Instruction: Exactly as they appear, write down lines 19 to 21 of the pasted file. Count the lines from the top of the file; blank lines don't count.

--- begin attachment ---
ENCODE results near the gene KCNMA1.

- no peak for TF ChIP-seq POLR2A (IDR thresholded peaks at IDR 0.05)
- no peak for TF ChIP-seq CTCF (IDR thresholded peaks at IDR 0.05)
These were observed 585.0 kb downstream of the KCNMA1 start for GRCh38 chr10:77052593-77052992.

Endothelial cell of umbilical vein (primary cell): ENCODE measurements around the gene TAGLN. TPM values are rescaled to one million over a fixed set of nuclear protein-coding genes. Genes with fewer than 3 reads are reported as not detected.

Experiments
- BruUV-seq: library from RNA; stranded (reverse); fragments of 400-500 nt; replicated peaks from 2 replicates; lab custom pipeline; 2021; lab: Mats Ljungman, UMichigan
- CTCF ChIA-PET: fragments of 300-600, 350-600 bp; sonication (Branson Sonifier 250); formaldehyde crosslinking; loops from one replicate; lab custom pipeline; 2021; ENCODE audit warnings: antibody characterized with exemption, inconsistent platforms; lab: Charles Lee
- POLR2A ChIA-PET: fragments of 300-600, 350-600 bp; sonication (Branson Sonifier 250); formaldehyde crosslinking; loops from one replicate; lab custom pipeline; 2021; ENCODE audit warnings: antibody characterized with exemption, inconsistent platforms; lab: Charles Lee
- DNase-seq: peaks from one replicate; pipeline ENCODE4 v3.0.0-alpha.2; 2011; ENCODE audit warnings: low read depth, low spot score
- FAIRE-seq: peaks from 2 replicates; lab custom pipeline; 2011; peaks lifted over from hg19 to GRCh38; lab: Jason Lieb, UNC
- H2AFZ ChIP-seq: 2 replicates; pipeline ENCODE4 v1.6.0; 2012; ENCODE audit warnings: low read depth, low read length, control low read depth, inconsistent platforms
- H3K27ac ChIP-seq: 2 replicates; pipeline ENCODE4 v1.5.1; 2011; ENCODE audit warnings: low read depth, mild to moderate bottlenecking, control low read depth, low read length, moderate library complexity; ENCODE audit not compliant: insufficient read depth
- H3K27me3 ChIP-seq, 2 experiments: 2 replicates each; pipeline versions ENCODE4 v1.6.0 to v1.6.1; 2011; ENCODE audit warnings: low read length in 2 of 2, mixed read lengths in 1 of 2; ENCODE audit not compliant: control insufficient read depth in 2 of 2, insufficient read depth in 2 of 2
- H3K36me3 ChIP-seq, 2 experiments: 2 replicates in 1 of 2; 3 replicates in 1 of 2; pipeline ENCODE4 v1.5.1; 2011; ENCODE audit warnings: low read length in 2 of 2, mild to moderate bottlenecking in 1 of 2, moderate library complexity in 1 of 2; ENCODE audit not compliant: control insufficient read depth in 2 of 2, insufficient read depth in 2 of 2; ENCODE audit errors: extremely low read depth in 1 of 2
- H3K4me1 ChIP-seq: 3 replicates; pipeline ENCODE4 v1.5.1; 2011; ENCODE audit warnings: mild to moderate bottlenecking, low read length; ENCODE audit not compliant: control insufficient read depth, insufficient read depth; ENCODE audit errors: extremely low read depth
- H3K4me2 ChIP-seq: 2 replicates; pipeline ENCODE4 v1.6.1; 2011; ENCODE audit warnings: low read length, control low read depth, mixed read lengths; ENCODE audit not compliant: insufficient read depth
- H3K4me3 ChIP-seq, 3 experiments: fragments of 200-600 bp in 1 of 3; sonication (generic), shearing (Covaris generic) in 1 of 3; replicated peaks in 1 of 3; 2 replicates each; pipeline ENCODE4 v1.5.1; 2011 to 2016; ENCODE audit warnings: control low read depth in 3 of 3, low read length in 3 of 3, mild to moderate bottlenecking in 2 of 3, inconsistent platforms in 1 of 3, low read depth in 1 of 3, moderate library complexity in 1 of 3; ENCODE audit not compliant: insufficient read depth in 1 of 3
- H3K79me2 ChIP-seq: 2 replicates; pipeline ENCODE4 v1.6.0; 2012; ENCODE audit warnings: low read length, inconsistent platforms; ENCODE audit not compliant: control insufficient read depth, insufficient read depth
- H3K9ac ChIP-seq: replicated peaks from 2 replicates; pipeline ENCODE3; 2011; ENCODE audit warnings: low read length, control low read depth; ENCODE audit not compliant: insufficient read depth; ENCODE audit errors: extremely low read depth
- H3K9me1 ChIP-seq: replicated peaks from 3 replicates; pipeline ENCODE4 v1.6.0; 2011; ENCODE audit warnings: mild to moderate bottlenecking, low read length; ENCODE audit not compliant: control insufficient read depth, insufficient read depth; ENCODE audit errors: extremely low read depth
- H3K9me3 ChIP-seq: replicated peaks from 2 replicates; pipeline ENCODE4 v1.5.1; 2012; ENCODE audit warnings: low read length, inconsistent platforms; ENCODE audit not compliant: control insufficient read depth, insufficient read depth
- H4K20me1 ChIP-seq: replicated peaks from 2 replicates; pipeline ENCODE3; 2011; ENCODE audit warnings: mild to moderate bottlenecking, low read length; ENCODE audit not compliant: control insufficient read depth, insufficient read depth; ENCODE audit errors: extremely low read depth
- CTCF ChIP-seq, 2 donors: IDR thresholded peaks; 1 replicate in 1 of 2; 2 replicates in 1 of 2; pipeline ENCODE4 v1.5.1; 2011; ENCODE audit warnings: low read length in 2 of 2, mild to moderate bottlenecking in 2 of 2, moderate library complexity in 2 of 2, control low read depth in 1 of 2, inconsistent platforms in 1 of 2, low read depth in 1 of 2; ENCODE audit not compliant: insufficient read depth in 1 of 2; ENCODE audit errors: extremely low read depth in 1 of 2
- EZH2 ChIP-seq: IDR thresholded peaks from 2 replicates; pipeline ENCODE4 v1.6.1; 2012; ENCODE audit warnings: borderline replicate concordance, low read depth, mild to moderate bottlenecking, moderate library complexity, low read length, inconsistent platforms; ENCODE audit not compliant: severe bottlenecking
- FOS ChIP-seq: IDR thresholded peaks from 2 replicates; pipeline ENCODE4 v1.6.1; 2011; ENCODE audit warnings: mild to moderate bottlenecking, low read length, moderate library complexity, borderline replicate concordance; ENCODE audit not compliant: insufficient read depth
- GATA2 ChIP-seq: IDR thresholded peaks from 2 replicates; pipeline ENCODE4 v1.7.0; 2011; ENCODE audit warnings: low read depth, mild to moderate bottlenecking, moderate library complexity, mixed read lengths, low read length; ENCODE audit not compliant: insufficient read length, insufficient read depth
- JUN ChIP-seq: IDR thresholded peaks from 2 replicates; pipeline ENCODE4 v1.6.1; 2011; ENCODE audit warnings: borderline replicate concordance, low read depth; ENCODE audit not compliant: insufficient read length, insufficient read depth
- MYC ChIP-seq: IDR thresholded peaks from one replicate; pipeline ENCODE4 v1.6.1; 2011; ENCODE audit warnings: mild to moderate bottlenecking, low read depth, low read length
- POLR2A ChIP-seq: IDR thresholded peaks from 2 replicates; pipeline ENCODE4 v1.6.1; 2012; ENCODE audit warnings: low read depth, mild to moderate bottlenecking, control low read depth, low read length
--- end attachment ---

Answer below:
- H3K79me2 ChIP-seq: 2 replicates; pipeline ENCODE4 v1.6.0; 2012; ENCODE audit warnings: low read length, inconsistent platforms; ENCODE audit not compliant: control insufficient read depth, insufficient read depth
- H3K9ac ChIP-seq: replicated peaks from 2 replicates; pipeline ENCODE3; 2011; ENCODE audit warnings: low read length, control low read depth; ENCODE audit not compliant: insufficient read depth; ENCODE audit errors: extremely low read depth
- H3K9me1 ChIP-seq: replicated peaks from 3 replicates; pipeline ENCODE4 v1.6.0; 2011; ENCODE audit warnings: mild to moderate bottlenecking, low read length; ENCODE audit not compliant: control insufficient read depth, insufficient read depth; ENCODE audit errors: extremely low read depth